While some forecasters predict gloomy global growth this year, the contrarian-minded Dr. Michael Hasenstab, chief investment officer, Templeton Global Macro Group (formerly known as Templeton Global Bond Group), has a different view. He aims to counter what he sees as “excessive pessimism” surrounding the global economy and outlines why he believes the recent plunge in oil prices could prove a tailwind, not only for economic growth in the United States, but also in Europe. He also offers his scorecard regarding Japan’s monetary policy experiment dubbed “Abenomics.”
Michael Hasenstab, Ph.D.
Executive Vice President, Chief Investment Officer
Templeton Global Macro Group*
Excessive pessimism characterizes the current view on the global growth outlook, in our view. Many observers see the lowering of global growth forecasts by the World Bank and the International Monetary Fund (IMF) as confirming a loss of global economic momentum. Some of this pessimism also reflects a mistaken interpretation of the reasons behind the recent sharp decline in oil prices,
and of its likely consequences. Many analysts and commentators have argued that the plunge in oil prices reflects the slowing down of the global economy, and some believe that the decline in oil prices itself will have a negative impact on global growth, by reducing energy investment and causing deflation in some regions. As for key economic areas, while most observers are more upbeat on the United States, many observers seem to expect a major slowdown in China and to view the eurozone as being on the brink of recession.
However, even the latest IMF forecasts, which have generated so many pessimistic headlines, show the global economy accelerating, not decelerating. The IMF argues that the weakening of global oil demand is due to a loss of momentum concentrated in emerging markets, which have a higher energy intensity than advanced economies. But the slowdown in emerging markets overall has been marginal, and, most importantly, China’s oil demand continued to rise through the end of 2014.
Some of the risk aversion that we have been seeing recently in the markets really dates back to late last year, and we believe a lot of it has to do with a market misread of the decline in oil prices. There are three things that we think the market has misinterpreted.
The first relates to whether the fall in oil prices is due to a decline in demand or a change in supply. If it is due to a decline in demand, we think there would be reason to be bearish about the outlook for risk assets, in line with a slower global growth environment. However, it’s our assessment that the price of oil today is largely a function of change in supply due to political reasons, particularly driven by Saudi Arabia and the Organization of the Petroleum Exporting Countries (OPEC). As a result, we believe investors should think about the changing price of oil as essentially a large global tax cut to the world of oil importers. If we look at most of the major economies—China, the United States, Europe and Japan—they are all large users of oil and, as a result, will likely benefit from lower oil prices. We think the fact that the decline in the price of oil appears predominantly driven by supply factors could actually be a tailwind for the global economy in 2015.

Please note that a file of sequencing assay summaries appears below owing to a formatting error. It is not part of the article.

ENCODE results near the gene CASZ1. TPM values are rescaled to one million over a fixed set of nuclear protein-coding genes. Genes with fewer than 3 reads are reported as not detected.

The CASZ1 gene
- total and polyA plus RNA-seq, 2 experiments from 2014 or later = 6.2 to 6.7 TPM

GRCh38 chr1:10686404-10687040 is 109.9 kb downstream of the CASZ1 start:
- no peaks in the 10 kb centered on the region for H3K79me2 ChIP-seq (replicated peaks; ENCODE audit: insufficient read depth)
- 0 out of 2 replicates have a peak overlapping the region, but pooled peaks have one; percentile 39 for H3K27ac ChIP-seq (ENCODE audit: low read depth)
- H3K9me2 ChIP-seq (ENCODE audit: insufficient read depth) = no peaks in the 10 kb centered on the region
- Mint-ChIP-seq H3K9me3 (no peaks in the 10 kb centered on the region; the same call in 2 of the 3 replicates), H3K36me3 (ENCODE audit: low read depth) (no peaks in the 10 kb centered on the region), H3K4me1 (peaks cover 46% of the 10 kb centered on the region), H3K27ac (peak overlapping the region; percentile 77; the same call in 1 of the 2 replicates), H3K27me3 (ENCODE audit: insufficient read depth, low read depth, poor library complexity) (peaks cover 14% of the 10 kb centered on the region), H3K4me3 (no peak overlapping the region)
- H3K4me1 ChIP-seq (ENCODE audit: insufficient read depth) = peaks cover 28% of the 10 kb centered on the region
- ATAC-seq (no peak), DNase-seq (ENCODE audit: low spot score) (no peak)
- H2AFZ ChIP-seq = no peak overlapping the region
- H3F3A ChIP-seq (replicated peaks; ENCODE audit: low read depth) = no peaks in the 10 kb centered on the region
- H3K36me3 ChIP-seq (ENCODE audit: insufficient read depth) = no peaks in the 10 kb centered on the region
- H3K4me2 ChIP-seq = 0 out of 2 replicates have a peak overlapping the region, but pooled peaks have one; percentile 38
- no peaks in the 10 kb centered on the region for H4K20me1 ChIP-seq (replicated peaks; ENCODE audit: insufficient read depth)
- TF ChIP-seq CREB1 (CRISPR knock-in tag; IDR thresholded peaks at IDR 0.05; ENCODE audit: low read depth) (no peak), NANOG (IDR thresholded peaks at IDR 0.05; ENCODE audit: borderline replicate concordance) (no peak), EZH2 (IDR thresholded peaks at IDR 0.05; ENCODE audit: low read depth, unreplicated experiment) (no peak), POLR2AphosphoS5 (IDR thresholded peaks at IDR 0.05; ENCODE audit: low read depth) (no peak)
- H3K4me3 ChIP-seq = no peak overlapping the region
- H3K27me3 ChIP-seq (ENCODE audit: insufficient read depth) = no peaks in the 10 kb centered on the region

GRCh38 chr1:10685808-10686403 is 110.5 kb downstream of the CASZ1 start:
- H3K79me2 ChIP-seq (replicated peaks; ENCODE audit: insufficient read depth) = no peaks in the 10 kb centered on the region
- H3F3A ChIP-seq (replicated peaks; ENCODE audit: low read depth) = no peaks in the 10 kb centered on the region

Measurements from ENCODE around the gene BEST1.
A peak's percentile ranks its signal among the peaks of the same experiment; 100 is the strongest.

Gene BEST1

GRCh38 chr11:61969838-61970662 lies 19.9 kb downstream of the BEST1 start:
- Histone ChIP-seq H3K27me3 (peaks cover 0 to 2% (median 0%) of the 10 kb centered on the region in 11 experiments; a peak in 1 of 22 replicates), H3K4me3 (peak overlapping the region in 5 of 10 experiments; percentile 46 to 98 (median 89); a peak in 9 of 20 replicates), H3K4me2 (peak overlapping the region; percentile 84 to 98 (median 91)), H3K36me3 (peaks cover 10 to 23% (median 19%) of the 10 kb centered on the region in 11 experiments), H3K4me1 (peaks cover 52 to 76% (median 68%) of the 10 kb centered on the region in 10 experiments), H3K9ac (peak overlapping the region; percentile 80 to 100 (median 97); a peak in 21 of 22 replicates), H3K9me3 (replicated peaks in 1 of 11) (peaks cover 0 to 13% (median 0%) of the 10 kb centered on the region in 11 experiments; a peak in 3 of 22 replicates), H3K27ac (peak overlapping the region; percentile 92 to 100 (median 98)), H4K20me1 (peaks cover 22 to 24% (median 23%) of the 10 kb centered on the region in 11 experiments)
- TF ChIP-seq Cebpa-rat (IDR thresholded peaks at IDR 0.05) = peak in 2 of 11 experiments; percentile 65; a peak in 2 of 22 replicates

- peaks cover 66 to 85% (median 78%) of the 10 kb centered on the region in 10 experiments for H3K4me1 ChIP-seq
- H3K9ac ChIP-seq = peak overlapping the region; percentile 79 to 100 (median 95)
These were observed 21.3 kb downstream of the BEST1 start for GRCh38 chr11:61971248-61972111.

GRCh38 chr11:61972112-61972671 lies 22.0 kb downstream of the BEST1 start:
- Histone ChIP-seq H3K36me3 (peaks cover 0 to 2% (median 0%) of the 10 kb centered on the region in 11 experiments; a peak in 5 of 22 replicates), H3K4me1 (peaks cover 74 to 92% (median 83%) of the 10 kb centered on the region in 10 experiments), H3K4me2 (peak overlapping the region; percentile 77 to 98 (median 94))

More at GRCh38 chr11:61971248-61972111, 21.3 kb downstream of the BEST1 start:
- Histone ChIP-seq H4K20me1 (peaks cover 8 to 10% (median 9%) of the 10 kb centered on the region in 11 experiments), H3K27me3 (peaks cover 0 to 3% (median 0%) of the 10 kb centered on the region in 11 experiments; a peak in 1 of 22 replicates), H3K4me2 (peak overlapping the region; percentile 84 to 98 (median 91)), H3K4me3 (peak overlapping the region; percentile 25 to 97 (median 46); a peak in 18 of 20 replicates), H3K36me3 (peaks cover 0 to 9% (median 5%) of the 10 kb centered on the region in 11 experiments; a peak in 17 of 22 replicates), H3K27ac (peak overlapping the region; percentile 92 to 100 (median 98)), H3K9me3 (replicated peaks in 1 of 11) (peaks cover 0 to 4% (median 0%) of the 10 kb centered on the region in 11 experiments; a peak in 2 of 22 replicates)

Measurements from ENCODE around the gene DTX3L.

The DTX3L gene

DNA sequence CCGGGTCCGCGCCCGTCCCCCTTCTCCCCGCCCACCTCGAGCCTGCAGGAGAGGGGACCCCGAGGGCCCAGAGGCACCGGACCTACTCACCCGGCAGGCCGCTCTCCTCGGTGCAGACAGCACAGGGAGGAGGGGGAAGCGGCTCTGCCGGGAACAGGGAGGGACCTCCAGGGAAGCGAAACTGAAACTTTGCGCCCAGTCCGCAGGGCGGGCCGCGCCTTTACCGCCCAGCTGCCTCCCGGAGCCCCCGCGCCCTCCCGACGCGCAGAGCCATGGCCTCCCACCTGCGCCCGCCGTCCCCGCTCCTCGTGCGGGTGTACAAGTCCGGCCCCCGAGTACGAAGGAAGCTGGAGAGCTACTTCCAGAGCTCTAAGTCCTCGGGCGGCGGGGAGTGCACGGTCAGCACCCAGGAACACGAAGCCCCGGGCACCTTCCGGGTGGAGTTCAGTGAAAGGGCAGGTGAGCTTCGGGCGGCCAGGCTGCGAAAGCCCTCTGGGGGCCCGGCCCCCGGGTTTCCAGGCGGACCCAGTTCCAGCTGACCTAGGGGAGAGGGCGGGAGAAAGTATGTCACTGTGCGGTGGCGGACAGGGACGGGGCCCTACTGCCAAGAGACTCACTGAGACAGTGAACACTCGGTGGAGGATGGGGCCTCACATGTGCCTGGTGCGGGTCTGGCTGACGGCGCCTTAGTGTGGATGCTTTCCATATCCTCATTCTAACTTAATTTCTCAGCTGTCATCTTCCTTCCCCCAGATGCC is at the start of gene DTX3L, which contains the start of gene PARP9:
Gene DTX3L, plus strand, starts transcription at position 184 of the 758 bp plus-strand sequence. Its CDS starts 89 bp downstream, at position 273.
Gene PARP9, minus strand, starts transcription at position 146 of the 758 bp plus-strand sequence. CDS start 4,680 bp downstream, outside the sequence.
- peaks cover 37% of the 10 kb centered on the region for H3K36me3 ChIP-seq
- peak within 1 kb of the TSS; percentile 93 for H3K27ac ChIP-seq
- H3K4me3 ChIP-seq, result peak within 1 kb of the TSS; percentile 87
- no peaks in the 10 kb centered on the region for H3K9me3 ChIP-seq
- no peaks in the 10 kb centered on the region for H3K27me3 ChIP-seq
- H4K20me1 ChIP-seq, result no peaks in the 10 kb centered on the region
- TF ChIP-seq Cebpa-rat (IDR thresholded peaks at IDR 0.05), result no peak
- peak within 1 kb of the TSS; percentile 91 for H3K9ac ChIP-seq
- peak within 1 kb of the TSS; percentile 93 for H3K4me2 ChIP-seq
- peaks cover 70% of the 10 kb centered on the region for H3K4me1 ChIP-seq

The second has to do with the sequencing of effects. In the United States, for example, the initial reaction to the plunge in oil prices could be a decrease in investment and some loss of jobs in oil-intensive sectors. But those should be shorter-term effects that we believe ultimately should be reversed over the course of the year as resources get redeployed from oil-intensive sectors to other sectors of the economy, and as those de facto tax cuts (lower oil costs) to the US consumer begin to take hold. So by the middle or end of 2015, we expect the effects of these changing dynamics in the oil markets to actually have an aggregate positive impact on the United States, as well as globally, based on similar dynamics. Investment and employment in the energy sector play a much smaller role in the economy than overall personal consumption, which accounts for about 70% of gross domestic product (GDP). We estimate that, on net, lower oil prices should add about 0.7 percentage points to US growth on an annual basis.
China, as the world’s largest importer of oil, will also be an important beneficiary of lower energy prices. This should help further mitigate the current mild and healthy slowdown, so that we expect 2015 growth of about 7%, only marginally slower than last year. Importantly, the quality of investment has improved, albeit at a slower rate. This combined with a growing level of consumption as a contribution to growth puts China on a path toward the long sought after rebalancing. We would also observe that as China’s economy has grown substantially over the past decade, even at a more moderate growth rate its total contribution to global growth will remain larger than that of the United States. If China grows at 7% in 2015, the quantum of demand it produces for world GDP will also be larger than in the prior year.